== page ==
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David Shultz – Consciousness may be the product of carefully balanced chaos

Is my yellow the same as your yellow? Does your pain feel like my pain? The question of whether the human consciousness is subjective or objective is largely philosophical. But the line between consciousness and unconsciousness is a bit easier to measure. In a new study of how anesthetic drugs affect the brain, researchers suggest that our experience of reality …

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Michael T. Murray – New miracle compound from outer space improves memory and lowers LDL cholesterol levels

Scientists have discovered a compound – found in interstellar dust – that also acts to generate the spark of life in every living cell in our body with nearly unlimited potential to improve human health. This compound, PQQ (short for pyrroloquinoline quinone) acts as a necessary active factor in the functioning of mitochondria, the energy producing compartments within living cells. …

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Resistance Radio – Juliee de la Terre and William Greendeer – 01.10.16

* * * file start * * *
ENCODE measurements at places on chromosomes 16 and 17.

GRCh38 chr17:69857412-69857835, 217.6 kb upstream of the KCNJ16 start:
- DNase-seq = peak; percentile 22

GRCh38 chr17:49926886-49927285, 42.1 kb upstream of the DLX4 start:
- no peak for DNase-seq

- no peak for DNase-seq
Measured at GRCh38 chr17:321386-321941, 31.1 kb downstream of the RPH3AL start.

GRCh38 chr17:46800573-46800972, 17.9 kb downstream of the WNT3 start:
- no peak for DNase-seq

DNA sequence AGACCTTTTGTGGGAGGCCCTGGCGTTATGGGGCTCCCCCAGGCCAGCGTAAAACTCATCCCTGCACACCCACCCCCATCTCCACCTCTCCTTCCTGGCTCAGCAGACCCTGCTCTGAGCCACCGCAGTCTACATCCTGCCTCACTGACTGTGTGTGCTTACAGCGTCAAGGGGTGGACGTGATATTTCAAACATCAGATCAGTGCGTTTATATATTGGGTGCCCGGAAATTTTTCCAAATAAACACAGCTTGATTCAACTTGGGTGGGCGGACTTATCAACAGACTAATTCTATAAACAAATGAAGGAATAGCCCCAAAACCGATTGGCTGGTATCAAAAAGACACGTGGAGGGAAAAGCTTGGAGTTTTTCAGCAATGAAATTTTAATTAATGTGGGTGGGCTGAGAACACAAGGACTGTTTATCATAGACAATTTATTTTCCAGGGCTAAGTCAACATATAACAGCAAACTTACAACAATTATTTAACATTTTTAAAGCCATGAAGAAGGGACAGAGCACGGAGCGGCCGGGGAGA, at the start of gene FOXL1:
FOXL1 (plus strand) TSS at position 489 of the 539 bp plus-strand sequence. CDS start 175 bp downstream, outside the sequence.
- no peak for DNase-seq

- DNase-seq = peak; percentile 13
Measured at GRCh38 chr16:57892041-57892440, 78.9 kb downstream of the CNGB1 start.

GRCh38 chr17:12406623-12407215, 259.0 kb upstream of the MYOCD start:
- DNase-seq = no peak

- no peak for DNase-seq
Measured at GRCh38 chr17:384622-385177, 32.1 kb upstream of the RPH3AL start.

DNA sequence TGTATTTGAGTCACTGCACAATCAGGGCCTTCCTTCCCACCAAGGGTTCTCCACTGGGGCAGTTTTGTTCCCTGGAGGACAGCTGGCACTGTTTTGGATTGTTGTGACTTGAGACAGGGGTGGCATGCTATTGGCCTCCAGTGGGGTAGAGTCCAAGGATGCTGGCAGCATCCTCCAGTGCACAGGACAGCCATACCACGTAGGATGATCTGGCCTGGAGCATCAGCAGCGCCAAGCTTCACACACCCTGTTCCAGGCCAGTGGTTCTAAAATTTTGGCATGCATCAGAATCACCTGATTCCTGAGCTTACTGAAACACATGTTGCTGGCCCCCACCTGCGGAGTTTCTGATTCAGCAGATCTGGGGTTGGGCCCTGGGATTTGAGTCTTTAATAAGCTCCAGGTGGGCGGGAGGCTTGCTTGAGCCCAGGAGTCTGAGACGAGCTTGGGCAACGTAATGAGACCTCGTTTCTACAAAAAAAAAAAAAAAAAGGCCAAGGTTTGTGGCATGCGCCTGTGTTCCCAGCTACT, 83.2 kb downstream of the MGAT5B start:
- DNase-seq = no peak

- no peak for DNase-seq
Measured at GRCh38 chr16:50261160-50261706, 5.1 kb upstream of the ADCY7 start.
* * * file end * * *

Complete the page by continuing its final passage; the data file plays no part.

Juliee de la Terre, She holds an MS from the Gaylord Nelson Institute for environmental studies at University of Wisconsin Madison. She has been an activist since she was a child helping her mother care for injured wildlife. She owned a chemical free landscaping business for almost two decades which emphasized removing lawns and restoring native plants. As an environmental consultant she assisted the Ho-Chunk Nation in efforts to design and implement an place based ecological immersion project on their land near Black River Falls with the intention of immersing young tribal members in nature while learning their language and culture. Recently, she assisted Ho-Chunk Tribal member William Greendeer in introducing the Rights of Nature into the Ho-Chunk constitution. She maintains her bog called “Sacred Water Sacred Land” about the sacredness of al things and also “Heart of the Ho-Chunk” with William Greendeer about Ho-Chunk culture and the environment. She is a professor of natural science at Viterbo University.